Coke to count calories, cut advertising
The Coca-Cola Company plans to offer low- and no-calorie drinks in every market in the world and put calorie counts on the front of all drinks it sells globally in the latest steps to counter criticism that links sugary drinks to obesity.
It says it will stop marketing to children under 12 worldwide and will work to encourage more physical activity programmes in every country it operates.
Coca-Cola and other makers of sugary drinks have been under fire across the globe for their ties to higher obesity rates.
The company already offers Diet Coke and low-calorie drinks broadly across the world but in some markets those offerings are not found consistently.
In the US, about 41% of its sales are no-calorie versions such as Diet Coke or Coke Zero, up from around 30% in the late 1990s.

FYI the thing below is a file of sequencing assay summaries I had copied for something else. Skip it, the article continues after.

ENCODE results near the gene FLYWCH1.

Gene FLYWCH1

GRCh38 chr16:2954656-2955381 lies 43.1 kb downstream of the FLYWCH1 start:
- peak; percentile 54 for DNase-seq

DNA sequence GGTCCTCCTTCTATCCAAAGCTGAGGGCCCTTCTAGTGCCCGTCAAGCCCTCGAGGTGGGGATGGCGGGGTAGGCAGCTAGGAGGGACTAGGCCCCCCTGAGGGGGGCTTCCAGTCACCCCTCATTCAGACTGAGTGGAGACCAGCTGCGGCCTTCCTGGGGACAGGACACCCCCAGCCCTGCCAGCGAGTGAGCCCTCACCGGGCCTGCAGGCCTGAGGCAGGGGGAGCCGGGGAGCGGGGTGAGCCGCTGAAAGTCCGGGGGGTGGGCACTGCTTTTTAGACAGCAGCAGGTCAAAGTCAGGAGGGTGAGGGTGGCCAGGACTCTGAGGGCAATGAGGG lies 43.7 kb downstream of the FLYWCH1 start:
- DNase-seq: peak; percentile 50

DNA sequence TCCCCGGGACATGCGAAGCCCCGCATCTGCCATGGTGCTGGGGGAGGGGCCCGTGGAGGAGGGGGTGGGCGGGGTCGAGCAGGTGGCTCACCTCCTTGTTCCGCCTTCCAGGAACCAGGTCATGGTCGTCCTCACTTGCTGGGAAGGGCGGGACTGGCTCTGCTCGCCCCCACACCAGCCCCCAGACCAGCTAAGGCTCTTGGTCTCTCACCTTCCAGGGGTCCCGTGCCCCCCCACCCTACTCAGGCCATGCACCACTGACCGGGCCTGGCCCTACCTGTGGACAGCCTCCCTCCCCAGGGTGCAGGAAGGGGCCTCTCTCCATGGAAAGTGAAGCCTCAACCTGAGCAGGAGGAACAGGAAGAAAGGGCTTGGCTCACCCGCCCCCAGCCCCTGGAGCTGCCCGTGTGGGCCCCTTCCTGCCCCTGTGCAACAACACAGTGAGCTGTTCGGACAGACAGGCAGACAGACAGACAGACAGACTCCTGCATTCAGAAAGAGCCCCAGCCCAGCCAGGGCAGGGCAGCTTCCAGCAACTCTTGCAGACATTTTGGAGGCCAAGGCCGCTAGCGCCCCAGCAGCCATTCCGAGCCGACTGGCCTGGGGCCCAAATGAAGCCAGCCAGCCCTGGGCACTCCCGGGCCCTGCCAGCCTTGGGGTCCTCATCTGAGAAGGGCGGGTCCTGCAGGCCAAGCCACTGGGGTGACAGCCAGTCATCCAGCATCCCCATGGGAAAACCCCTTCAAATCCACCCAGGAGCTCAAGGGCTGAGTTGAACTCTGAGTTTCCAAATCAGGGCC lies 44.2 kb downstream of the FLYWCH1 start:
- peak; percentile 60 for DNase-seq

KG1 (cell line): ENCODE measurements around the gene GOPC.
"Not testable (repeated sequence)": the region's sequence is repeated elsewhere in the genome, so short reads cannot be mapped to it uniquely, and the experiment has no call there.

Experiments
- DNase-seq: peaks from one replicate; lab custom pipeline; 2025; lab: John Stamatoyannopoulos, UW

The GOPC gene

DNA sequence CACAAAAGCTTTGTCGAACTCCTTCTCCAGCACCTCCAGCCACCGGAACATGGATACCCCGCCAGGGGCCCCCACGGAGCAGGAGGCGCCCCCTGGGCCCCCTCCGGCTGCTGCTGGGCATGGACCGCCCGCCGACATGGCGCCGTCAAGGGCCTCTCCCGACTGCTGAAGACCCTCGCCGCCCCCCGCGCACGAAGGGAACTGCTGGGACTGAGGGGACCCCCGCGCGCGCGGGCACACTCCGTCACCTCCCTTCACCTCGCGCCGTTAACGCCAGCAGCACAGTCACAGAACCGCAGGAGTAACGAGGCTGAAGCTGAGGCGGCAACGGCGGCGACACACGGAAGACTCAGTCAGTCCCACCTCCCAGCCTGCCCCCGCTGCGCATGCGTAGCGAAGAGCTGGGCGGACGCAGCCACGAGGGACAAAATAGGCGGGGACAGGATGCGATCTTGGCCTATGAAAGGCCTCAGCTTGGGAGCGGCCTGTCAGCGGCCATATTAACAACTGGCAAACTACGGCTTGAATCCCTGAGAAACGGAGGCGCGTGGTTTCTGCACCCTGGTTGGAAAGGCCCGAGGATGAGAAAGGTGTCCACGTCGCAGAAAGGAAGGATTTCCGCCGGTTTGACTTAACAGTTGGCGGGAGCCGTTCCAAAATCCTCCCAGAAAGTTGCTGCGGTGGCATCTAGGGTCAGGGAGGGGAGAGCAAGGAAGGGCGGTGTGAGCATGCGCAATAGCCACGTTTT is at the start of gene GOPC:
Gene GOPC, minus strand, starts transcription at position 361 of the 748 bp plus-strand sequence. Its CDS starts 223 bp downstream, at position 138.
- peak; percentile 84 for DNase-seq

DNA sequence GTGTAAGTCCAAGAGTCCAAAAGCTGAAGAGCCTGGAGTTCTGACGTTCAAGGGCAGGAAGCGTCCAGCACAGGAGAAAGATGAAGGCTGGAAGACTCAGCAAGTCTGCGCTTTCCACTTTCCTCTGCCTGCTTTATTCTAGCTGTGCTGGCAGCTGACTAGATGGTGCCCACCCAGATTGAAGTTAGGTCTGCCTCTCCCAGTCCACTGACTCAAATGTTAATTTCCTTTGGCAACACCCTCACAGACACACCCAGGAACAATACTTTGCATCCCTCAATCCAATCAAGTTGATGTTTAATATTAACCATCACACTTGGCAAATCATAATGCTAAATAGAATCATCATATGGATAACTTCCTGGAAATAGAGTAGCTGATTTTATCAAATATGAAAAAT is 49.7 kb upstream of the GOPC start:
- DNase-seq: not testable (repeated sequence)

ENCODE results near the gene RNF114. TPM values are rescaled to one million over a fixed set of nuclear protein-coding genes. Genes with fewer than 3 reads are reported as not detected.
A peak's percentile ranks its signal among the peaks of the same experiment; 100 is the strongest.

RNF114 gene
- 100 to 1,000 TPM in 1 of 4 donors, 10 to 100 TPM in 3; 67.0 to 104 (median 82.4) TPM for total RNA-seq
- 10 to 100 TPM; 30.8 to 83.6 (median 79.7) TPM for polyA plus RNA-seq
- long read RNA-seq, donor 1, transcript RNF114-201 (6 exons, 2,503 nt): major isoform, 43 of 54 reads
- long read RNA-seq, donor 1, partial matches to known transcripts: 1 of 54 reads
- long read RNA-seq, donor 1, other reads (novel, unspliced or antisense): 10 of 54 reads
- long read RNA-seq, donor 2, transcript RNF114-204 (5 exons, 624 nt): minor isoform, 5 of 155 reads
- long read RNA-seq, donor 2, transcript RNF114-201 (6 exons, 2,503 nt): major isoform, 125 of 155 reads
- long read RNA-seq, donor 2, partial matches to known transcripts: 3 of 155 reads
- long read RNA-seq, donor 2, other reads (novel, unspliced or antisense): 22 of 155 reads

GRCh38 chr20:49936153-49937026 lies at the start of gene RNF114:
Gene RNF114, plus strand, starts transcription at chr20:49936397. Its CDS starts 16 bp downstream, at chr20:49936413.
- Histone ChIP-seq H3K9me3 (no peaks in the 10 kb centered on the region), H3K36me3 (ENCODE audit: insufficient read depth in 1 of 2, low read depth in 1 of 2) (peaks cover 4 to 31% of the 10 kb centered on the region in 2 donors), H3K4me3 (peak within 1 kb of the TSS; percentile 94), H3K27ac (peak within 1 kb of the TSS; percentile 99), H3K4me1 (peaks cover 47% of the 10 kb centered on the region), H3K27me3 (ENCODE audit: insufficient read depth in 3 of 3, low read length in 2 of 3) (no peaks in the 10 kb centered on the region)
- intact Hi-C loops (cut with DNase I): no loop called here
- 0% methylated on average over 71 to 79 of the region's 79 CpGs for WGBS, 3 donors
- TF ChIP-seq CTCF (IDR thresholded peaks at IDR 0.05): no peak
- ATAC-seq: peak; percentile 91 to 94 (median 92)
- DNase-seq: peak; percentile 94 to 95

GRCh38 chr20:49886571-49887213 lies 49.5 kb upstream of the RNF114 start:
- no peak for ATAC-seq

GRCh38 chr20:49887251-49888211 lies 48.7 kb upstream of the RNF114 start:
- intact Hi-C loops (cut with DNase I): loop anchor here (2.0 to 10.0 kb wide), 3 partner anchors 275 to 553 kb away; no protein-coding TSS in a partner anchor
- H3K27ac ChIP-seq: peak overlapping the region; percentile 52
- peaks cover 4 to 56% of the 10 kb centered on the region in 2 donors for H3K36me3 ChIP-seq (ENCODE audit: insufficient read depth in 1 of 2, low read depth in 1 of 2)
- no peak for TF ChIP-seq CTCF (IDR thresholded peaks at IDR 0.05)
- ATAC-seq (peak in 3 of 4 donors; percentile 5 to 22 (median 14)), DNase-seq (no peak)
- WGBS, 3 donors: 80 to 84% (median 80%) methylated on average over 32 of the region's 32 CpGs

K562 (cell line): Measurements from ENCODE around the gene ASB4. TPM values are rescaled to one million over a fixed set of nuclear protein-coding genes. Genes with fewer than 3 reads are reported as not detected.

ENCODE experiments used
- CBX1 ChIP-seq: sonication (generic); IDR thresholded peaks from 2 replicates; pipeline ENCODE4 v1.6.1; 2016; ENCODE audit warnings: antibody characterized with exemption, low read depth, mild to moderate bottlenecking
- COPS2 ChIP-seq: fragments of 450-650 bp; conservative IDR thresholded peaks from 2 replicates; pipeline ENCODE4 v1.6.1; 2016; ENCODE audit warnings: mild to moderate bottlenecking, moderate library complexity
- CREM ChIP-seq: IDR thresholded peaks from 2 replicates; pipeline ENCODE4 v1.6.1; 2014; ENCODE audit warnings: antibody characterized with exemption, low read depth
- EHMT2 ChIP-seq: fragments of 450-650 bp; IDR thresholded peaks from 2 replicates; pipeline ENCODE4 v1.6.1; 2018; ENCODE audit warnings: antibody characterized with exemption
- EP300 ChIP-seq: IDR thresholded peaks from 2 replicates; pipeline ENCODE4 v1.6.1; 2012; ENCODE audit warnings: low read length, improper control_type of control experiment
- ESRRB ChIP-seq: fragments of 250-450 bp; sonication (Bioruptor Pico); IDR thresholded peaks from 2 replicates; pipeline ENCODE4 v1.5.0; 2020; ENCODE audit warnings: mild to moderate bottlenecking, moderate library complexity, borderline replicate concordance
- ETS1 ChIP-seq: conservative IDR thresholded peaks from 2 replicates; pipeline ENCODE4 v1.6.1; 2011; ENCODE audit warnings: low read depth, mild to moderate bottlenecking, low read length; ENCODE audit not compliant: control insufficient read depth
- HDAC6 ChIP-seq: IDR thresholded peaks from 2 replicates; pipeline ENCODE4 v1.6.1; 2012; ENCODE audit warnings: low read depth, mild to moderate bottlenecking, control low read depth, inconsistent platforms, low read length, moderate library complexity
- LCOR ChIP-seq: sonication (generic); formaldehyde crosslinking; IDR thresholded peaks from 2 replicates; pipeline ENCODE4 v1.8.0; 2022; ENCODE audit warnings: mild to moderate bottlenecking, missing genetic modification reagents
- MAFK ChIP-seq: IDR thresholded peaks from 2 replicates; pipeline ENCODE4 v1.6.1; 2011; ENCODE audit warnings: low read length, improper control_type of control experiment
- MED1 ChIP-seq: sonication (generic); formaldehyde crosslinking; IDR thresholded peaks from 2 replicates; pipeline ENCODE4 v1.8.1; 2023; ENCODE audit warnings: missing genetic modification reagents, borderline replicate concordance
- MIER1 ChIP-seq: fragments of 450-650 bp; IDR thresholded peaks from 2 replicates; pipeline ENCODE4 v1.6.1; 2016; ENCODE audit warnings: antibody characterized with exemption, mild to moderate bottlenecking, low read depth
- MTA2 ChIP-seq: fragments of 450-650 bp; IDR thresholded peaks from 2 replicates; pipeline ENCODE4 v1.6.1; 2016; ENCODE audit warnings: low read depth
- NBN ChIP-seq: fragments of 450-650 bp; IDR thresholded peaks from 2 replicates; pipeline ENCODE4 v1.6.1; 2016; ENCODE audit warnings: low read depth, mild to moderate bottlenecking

By comparison, in some coastal cities in China, the percentage of no-calorie cola sales is in the single digits.
Chairman and chief executive Muhtar Kent says: “The key here is to ensure that in every market where we operate to have no- or low-calorie beverages of our main brands available in the marketplace, distributed and merchandised in outlets.
"We do not have that consistently today.”
Coca-Cola also already posts calorie counts on the front of packages in the US and other markets but now plans to expand that to the more than 200 countries in which it operates.
On the marketing front, Coca-Cola plans to only advertise to audiences where no more than 35% of viewers are children, similar to what it does in the US.